You’ve decided to put an ad in the next issue of your local bridal magazine. Or you’ve decided to invest in ad in the next several months’ editions of a trade publication reaching out to your target market.
Advertising is a long way from being dead. And if you create the right ad, in can bring you in business for a long time to come.
In many cases, the scenario goes like this.
You do your research and find a publication that looks perfect for your target market. You make contact and find out you can be in the next edition … IF you get your ad in by next Friday. So you quickly throw some ideas together and ship it over to the publication’s in-house marketing section. They throw something together using your images and your words, and send you back a proof. You okay it and it goes into the next edition.
But the problem with that scenario is its lack of thought and focus. Your goal is to get it completed quickly. The in-house creative person’s goal is to get you to buy.
No where in that scenario is the concept of helping you create the perfect graphic to maximize your exposure and maximize your potential for clients and profits.
Pick up any magazine you have lying around you and you’ll quickly see a bunch of ads that all look the same. They may be selling a new water heater, tax services to help you with your business accounting, or a clothing store that caters to kids. It really doesn’t matter what business they are in … they all use the same concept in design.
They include a photograph of their product or service concept. They include the name of their company in large font. They include their contact information: address, phone number, store hours, etc. And they may include a price if it’s relevant.
But the purpose of the ad really isn’t to motivate you to take action. Instead, it’s simply more about brand awareness.
Brand awareness is fine for the big companies like Coke or Xerox. But as a small company, we really can’t afford to place an ad to improve our brand awareness. We need sales. We need leverage.
But that’s never going to happen in 80 percent of the ads being used today.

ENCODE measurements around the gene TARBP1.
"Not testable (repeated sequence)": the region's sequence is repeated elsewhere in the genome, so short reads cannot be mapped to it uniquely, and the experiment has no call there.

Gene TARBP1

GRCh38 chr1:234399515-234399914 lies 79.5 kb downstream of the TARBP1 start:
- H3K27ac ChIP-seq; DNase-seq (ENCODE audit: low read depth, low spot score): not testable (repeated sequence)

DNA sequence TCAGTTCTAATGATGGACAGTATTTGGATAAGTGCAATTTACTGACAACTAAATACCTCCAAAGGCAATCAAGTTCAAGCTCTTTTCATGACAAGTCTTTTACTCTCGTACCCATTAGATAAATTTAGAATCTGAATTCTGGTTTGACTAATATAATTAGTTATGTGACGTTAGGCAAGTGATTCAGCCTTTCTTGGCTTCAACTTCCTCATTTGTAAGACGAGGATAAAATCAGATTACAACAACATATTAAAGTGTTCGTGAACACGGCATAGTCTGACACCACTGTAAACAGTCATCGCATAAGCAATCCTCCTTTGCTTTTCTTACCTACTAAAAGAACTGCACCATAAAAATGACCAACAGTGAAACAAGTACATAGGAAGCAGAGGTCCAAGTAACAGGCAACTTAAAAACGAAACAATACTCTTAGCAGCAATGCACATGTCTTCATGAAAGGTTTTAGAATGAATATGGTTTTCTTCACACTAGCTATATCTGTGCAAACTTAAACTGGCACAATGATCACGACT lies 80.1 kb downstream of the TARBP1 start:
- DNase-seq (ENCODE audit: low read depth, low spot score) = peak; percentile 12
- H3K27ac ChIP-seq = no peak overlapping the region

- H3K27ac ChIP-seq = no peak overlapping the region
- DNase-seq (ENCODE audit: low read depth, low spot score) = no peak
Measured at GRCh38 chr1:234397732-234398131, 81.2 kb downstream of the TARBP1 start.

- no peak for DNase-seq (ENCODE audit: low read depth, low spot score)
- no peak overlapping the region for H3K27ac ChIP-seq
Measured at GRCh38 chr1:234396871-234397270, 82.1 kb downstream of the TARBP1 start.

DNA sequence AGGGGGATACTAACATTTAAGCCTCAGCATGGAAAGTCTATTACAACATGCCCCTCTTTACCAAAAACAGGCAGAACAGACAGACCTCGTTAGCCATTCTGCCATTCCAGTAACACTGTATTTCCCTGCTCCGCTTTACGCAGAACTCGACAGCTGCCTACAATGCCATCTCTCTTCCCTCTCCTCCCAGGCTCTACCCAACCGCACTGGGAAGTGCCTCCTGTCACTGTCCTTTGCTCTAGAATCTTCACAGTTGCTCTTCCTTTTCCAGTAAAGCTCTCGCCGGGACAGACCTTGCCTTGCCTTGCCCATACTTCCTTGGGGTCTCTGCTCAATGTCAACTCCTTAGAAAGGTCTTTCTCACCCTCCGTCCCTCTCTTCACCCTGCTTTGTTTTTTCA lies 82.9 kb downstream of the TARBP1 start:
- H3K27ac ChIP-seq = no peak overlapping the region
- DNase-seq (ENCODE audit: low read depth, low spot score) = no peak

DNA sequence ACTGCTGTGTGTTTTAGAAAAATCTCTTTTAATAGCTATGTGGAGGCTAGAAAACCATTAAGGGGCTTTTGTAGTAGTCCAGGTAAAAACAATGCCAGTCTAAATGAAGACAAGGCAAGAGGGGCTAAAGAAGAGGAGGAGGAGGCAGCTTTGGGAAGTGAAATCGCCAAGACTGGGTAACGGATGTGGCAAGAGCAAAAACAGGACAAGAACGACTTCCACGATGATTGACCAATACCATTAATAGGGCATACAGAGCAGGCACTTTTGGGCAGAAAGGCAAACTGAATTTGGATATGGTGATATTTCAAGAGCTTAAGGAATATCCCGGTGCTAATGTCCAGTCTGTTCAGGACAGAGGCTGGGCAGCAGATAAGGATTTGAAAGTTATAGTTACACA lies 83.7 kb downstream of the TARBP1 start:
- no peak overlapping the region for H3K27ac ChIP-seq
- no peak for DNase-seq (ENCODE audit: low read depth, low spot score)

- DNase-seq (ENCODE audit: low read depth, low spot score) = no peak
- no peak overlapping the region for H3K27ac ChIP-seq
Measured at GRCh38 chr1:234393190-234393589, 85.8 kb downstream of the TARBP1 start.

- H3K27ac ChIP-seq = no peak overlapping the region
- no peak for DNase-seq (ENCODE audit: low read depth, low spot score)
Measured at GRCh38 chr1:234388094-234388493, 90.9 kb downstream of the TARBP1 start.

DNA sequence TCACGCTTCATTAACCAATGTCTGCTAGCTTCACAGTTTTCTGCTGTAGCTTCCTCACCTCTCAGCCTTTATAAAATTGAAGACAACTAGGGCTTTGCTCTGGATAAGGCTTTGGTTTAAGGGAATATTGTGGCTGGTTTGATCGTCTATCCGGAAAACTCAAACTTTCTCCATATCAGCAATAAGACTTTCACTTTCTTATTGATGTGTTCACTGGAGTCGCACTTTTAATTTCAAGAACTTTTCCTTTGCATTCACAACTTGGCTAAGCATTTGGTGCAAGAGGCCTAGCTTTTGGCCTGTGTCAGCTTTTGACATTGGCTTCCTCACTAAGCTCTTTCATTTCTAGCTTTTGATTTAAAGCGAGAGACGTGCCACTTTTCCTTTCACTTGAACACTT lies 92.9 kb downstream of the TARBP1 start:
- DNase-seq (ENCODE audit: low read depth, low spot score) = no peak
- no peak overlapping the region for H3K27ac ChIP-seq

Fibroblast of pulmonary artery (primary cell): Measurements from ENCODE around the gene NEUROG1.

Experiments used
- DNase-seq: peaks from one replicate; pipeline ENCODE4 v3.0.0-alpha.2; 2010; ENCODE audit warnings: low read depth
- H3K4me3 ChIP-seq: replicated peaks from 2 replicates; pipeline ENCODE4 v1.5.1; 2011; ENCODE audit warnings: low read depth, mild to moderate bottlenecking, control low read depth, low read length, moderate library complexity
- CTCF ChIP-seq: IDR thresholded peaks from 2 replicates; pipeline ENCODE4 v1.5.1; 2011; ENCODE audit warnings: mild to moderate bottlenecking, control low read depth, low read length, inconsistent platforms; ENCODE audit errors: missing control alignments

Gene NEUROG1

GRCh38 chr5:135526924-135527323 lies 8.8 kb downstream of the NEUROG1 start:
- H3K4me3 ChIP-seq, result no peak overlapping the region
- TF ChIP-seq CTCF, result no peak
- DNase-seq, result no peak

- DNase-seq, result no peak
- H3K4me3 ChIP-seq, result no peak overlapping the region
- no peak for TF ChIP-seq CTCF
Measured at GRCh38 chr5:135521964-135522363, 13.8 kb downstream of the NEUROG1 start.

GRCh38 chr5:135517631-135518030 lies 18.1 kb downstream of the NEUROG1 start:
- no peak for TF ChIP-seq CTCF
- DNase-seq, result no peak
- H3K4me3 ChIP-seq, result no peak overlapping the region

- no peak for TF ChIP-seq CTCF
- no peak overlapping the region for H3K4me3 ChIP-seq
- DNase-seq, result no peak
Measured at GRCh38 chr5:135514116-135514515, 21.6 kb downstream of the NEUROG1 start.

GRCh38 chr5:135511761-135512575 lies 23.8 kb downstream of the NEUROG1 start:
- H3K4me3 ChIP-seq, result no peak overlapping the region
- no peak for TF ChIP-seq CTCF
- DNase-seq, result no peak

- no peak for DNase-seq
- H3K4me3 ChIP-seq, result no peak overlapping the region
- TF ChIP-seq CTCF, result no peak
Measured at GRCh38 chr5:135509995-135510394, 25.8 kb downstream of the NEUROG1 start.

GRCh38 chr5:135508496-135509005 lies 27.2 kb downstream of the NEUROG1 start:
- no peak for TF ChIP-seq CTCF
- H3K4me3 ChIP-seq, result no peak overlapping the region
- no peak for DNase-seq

So what can you do?
Start by asking these 7 questions before you begin creating your next ad.
1. What is the purpose of this ad? Are you trying to sell a product or a service? Do you want them to visit your websites? Do you want them to use a coupon? Start with your ultimate purpose in mind before you start the design process.
2. Is your ad engaging? A good ad makes people think. In this case, simple photographs aren’t always your best choice. Don’t believe me? Pick up a local bridal magazine and you’ll see how quickly you become overwhelmed with ads featuring little more than a photograph. Instead, ask questions, provide benefits, and motivate people to think beyond your ad.
3. Do you use the space effectively? Yep, ads can be expensive. But if you have a lot to say, bump up to the next ad size to give yourself more room to say it in.
4. Are you copying what’s already there, or blazing the way towards something new? When you see dozens of ads that virtually look the same, that doesn’t mean that concept is working. That simply means the person putting the ad into the publication has no idea what else to do.
5. Are you marketing with a theme? Concepts should always hold through from one place to the next. What they see in your ad should follow through to your website. Create landing pages to help people transition from one place to the next.
6. Does it appeal to your target demographic? When the typical viewer sees your ad, you want them to say WOW. Make sure your ad uses an approach that works for your target.
7. Is it amateurish or professional? Do you have great graphic design skills? Just because you can play around in Publisher doesn’t mean you should be designing your own ads. Map out your concepts. Write up your content. Then work with a graphic designer to give it the extra pizzazz you’ll need to grab attention.
And probably the biggest thing to consider when deciding on an ad is time. How long will you run the ad?
You can’t place an ad in one publication and make a determination if it was good marketing or not. Many factors come into play, including seasons, issue content, and time of the year. The reason magazines give you a break on long term advertising is it takes awhile to get your ad noticed. Make the necessary commitment to give your ad a chance